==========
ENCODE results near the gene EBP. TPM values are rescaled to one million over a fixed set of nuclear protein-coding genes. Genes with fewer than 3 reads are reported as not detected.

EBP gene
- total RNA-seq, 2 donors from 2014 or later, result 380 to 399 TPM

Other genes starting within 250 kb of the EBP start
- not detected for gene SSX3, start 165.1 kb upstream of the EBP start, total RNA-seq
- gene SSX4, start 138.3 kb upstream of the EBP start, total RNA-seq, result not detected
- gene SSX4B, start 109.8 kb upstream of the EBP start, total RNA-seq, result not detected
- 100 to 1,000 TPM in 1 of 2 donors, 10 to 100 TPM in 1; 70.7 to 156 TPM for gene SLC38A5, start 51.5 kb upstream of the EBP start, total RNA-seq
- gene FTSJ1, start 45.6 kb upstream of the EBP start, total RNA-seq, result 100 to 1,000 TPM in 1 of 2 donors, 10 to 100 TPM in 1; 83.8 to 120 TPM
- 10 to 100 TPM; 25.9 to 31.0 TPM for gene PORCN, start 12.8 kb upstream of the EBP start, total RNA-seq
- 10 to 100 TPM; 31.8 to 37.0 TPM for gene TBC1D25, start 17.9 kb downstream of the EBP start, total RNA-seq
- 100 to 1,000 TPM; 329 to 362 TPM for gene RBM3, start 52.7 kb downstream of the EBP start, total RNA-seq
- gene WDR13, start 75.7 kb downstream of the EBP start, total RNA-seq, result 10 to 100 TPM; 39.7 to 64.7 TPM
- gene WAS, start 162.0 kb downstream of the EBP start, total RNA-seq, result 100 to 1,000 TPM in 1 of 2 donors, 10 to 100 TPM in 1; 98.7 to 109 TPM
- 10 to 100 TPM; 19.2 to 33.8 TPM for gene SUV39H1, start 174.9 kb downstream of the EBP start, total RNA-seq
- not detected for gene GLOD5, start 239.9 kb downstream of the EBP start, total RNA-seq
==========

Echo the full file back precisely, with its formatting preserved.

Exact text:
ENCODE results near the gene EBP. TPM values are rescaled to one million over a fixed set of nuclear protein-coding genes. Genes with fewer than 3 reads are reported as not detected.

EBP gene
- total RNA-seq, 2 donors from 2014 or later, result 380 to 399 TPM

Other genes starting within 250 kb of the EBP start
- not detected for gene SSX3, start 165.1 kb upstream of the EBP start, total RNA-seq
- gene SSX4, start 138.3 kb upstream of the EBP start, total RNA-seq, result not detected
- gene SSX4B, start 109.8 kb upstream of the EBP start, total RNA-seq, result not detected
- 100 to 1,000 TPM in 1 of 2 donors, 10 to 100 TPM in 1; 70.7 to 156 TPM for gene SLC38A5, start 51.5 kb upstream of the EBP start, total RNA-seq
- gene FTSJ1, start 45.6 kb upstream of the EBP start, total RNA-seq, result 100 to 1,000 TPM in 1 of 2 donors, 10 to 100 TPM in 1; 83.8 to 120 TPM
- 10 to 100 TPM; 25.9 to 31.0 TPM for gene PORCN, start 12.8 kb upstream of the EBP start, total RNA-seq
- 10 to 100 TPM; 31.8 to 37.0 TPM for gene TBC1D25, start 17.9 kb downstream of the EBP start, total RNA-seq
- 100 to 1,000 TPM; 329 to 362 TPM for gene RBM3, start 52.7 kb downstream of the EBP start, total RNA-seq
- gene WDR13, start 75.7 kb downstream of the EBP start, total RNA-seq, result 10 to 100 TPM; 39.7 to 64.7 TPM
- gene WAS, start 162.0 kb downstream of the EBP start, total RNA-seq, result 100 to 1,000 TPM in 1 of 2 donors, 10 to 100 TPM in 1; 98.7 to 109 TPM
- 10 to 100 TPM; 19.2 to 33.8 TPM for gene SUV39H1, start 174.9 kb downstream of the EBP start, total RNA-seq
- not detected for gene GLOD5, start 239.9 kb downstream of the EBP start, total RNA-seq